Hi, I have an adult African bullfrog. I was wondering if it would be ok to give him slugd? We have loads in the garden, but don’t see them on any feeding guides?
You can try! Many frogs and toads will eat anything that moves, including snails. It just depends on the species, their appetite, and being in the right place at the right time.
Absolutely love your website!! My question is about fishing worms. Is it appropriate to offer nightcrawlers from the tackle shop to my newly-adopted adult American toad? She’s really finicky about what she’ll eat (her favorite is lightning bugs, but obviously that’s not available year-round). I know worms is a food source I can offer easily (she isn’t impressed so far by any crickets I’ve been able to source). I did once catch her eating a worm, so I thought I’d ask if the bait style worms were “kosher” for her.
Yep! Worms are great for American Toads. Even the ones from a tackle shop. Although I would recommend looking into mealworms, superworms, and waxworks from pet stores as well!
Hi there- since you seem to know a lot about frogs
I have discovered that a frog is in my window well that has a metal grate on it. It’s about 3ft deep.
There is no source of water there unless it rains.
I was wondering- is he stuck? Should I try to get him out? We opened the grate as much as we could and put a wood board for a ramp and left it open for about a week but he didn’t leave. Could he actually be happy there?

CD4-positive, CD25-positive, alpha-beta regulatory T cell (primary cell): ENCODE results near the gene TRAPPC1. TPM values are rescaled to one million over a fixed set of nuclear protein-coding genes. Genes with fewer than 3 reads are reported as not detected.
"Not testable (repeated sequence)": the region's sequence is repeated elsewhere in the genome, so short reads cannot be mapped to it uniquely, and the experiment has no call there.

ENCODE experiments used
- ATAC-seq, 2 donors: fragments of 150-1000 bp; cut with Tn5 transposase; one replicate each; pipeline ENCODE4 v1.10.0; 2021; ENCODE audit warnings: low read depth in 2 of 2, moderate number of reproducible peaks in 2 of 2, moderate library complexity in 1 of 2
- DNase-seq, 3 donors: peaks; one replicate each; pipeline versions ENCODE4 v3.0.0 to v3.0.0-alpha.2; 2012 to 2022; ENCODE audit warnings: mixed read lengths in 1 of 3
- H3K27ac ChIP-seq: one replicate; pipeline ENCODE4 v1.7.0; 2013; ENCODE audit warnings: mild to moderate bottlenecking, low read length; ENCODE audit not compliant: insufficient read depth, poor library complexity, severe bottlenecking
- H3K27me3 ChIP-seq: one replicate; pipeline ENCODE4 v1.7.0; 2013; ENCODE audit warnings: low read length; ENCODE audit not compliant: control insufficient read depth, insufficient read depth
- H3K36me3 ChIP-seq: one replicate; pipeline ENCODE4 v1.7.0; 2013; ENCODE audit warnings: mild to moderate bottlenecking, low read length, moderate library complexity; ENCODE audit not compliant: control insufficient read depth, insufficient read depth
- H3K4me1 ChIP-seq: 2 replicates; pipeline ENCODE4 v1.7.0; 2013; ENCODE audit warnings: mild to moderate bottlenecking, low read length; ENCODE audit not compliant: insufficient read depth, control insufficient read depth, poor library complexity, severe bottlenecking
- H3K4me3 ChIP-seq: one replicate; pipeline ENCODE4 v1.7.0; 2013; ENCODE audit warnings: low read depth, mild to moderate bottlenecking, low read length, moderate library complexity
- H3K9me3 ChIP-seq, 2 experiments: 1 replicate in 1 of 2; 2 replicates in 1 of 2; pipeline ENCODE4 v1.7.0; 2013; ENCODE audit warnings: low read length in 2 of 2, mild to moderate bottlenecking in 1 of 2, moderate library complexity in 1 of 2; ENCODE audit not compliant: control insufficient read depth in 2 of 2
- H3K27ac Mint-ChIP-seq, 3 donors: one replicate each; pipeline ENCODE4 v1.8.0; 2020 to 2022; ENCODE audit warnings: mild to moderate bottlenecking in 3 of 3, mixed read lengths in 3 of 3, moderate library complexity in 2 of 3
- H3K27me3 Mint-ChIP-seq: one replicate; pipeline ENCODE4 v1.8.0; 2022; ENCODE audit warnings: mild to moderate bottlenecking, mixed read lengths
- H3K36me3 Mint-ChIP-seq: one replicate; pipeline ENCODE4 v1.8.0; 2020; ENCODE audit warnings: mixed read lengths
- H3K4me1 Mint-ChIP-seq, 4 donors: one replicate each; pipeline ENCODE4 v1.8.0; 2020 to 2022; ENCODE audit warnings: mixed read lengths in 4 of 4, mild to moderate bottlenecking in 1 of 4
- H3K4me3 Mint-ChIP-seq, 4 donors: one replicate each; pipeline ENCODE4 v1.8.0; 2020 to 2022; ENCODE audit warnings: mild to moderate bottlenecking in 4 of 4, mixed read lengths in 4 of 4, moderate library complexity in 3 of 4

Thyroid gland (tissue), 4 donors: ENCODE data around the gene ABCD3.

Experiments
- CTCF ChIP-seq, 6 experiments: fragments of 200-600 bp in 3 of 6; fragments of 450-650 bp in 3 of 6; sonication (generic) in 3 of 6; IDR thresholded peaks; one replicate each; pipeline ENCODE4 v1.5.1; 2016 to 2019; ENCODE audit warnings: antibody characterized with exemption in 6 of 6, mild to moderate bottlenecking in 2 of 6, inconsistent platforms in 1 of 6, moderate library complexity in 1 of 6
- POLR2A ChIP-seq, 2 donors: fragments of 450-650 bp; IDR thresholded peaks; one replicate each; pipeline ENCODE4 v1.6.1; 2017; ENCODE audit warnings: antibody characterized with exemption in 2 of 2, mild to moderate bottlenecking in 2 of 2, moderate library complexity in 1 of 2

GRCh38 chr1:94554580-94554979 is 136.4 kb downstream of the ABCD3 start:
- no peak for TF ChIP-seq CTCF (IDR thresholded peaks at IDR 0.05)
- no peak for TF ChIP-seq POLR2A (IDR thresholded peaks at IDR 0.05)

It sounds like the frog you’re talking about is a terrestrial species; likely a toad. Toads can’t climb like tree frogs. You may have to help him out!
Thank you for your article. I recently closed my smallish koi pond, transferring all the koi to a new, larger pond. I was able to catch the large frog living in the small pond and transfer it as well. I am worried about providing food for it as it is not breeding time for the koi. What suggestions can you give me that will not pollute the system? The frog is approximately 5-6 inches long, maybe 4 inches wide while sitting on the ledge
Hey, Karen! The larger pond is outside? If this is the case, your little froggy friend will likely have a great diet, natural diet from the wild insects. Are small feeding fish an option?
I’m wondering if the photo above the article is a poisonous frog. The first picture! Thank you
Nope! Well, mostly no. All frogs have a mild toxin on their skin but the frog in the cover photo isn’t considered harmful to humans.
Very complete article. Best I have seen. Thank you for posting it.
No problem! Thanks for the nice comment!